Youth and Active Citizenship in Schools and Beyond
In today’s Hungary, 23 years after the transformation of the regime, antidemocratic ideas are increasing. The social situation in several areas of the country jeopardizes daily existence as social tensions are increasing. Violence, based on openly expressed racism, is beginning to occur almost daily. The pillars of the democratic state and social cooperation have been weakened, while education is about to undergo a complete restructuring characterized by strong central governance and ideological promulgation. Society’s trust in participatory democracy is low and decreasing.
In such an environment, the education and socialization of young people with regards to democratic values, knowledge and skills, as well as learning democratic participation and active citizenship is even more appreciable. True democracy can only be realized with active citizens, active citizenship can be taught and it is necessary to learn and teach it.
The Kurt Lewin Foundation conducted a one and a half year long research and development program in four schools located in eastern Hungary. We examined the relationship between the schools and active citizenship. Our research showed that in all of the schools involved, the students lack opportunities to discuss social and political questions and that most of the teachers and the students are disillusioned with regards to politics and political parties. The one party the students sympathize with the most is the far-right Jobbik party. Based on the research the related educational programs and the recommendations of local and national educational experts and decision-makers, we developed an overarching policy recommendation concerning education for democratic citizenship.
Via the research program components, we examined 17-19 year-old (11th-12th grade) students, their teachers and schools regarding active citizenship and democratic values. The schools were different regarding their organizational culture, beliefs and the students’ social background. Despite these factors, we found that even in the most democratic school, the students’ expectations with regards to democracy and participation are present only during the school day and within the confines of the school building and are not transferred to nor reflected upon social and political issues.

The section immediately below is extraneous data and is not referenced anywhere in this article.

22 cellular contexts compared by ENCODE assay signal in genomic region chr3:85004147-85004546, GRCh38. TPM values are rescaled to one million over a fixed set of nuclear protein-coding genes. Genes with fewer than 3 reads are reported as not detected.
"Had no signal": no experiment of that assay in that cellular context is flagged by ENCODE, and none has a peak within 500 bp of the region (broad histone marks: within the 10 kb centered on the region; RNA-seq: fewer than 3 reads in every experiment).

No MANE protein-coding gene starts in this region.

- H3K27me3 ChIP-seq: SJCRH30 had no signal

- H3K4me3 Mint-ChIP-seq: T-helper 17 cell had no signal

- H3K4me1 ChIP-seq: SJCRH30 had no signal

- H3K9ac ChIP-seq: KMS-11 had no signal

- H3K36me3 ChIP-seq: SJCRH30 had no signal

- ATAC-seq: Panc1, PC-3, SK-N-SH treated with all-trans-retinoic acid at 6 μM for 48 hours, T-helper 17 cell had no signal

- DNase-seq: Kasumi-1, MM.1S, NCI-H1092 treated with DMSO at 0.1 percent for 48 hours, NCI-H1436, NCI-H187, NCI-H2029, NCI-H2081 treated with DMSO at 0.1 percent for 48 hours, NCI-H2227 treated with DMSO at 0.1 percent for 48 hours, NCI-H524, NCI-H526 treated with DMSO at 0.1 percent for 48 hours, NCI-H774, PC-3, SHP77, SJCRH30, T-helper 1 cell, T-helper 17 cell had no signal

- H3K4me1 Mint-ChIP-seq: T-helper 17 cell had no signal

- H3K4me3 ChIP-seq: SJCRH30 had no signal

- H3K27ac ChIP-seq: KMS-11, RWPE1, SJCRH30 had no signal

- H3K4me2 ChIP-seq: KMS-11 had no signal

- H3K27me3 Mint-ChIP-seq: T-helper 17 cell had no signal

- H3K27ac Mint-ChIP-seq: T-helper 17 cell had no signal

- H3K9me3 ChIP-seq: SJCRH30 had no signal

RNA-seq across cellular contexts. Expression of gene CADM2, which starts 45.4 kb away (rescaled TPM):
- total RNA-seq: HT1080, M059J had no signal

Even though many of the students are open to active participation in social issues – half of them have already participated in volunteer work, for example – when it comes to political issues they, like their teachers, are disillusioned. Judging from the teachers’ responses during our research, they seems to be more democratic than the students are but they fail to develop the students’ attention to current social questions. Instead they tend to avoid discussing social or political issues with their students. During our education programs both the teachers and the students had the opportunity to engage with and discuss such questions as they relate to their daily practice.
As a result of the program we developed a policy recommendation which offers suggestions that apply to all levels of decision-makers in the field of education for democratic citizenship. In our recommendation, practical, step-by-step suggestions can be found that can make the education for democratic citizenship more effective. The recommendations can facilitate discussion of democratic citizenship among young people in schools. Discussion of these questions is essential for them to become responsible votes and active citizens. Beside the policy recommendation, two best practices (one from the Kurt Lewin Foundation and one from the Southern Poverty Law Center (US)) are included.
The policy recommendation and the additional materials (such as the research report) are available in Hungarian and in English.
The program was supported in part by a grant from the Open Society Foundations and by the Commissioner for Educational Rights, Lajos Aáry-Tamás.